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Aphra Behn

Aphra Behn lived from 1640 to 1689. After John Dryden, she was the most prolific dramatist of the Restoration, and considered to be the first professional woman writer.

She was born at Wye, England, July 10, 1640, the daughter, it is said, of a barber. As a child, she went out to Dutch Guiana, then an English colony named after the Surinam River, returning to England about 1658. After the death of her husband, in 1666, she was dispatched as a spy to Antwerp by Charles II., and it was she who first warned that monarch of the Dutch Government's intention to send a fleet up the Thames. She died on April 16, 1689, and was buried in Westminster Abbey. It was while in Dutch Guiana that she met Oroonoko, in the circumstances described in the story of the same name. No doubt she has idealised her hero somewhat, but she does not seem to have exaggerated the extraordinary adventures of the young African chief.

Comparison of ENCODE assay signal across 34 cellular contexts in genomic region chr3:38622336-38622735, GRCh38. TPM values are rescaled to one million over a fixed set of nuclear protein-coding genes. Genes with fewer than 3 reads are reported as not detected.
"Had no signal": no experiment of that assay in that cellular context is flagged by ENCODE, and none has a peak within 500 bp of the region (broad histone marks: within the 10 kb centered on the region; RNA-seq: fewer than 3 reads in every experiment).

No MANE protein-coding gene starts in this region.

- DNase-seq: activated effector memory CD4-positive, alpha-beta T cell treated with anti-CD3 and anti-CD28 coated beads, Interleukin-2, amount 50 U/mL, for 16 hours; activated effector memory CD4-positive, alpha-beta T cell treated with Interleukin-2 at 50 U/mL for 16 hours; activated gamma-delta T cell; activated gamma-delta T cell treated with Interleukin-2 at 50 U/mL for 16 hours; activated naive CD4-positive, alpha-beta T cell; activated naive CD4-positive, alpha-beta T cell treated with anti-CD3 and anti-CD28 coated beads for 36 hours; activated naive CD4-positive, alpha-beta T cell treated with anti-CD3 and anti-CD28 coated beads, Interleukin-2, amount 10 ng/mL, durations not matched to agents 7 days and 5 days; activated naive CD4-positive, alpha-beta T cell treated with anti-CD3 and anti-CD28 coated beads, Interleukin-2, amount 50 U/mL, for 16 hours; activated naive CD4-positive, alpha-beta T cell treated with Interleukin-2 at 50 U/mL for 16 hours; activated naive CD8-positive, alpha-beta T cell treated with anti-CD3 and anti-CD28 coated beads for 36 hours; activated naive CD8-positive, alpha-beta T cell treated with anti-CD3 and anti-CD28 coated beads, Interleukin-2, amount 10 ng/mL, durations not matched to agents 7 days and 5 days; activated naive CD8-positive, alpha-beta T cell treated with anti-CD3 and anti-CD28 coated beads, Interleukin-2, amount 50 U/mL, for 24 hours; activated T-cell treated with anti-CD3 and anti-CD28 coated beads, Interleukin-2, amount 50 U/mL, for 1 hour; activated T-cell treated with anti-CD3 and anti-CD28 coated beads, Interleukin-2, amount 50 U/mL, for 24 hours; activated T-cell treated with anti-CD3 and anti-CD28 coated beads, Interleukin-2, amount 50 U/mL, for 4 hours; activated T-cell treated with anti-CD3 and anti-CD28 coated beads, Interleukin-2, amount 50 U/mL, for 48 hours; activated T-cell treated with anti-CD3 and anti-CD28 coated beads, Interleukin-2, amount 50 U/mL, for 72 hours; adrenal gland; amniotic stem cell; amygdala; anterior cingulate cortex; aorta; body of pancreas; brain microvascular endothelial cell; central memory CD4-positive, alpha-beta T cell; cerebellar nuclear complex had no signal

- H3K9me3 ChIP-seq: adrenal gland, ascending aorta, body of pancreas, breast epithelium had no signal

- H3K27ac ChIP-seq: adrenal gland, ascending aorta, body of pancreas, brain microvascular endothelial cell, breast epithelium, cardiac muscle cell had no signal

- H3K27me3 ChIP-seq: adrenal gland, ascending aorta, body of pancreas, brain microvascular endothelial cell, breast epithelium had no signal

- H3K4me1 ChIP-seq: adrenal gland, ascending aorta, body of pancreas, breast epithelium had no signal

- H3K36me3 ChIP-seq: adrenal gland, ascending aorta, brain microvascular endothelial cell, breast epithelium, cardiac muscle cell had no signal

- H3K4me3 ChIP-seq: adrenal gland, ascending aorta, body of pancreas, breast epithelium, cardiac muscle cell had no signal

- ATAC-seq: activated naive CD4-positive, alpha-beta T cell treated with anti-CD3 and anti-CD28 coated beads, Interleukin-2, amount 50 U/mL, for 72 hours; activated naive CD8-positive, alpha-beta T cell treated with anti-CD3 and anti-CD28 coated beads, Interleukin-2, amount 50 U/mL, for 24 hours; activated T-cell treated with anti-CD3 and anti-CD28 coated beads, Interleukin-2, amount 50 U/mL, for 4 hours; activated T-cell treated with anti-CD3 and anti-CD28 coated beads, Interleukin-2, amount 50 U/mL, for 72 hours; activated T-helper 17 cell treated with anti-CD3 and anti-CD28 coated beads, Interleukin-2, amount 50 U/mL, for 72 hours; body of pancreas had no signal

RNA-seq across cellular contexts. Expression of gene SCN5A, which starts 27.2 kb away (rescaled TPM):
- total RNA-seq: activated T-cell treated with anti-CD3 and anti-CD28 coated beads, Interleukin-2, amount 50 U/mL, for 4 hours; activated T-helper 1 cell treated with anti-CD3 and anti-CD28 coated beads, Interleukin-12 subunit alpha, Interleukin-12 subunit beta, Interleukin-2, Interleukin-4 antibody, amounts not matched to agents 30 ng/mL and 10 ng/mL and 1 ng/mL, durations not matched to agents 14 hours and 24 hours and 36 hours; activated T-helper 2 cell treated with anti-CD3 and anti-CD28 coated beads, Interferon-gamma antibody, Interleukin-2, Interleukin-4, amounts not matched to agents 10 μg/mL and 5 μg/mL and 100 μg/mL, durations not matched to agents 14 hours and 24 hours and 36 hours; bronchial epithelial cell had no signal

Her major works include Oroonoko; or The Royal Slave and The Rover; or The Banish'd Cavaliers.

Some of Aphra Behn's less-known works are available from the Women Writers Project.

External link

The above-mentioned works are available at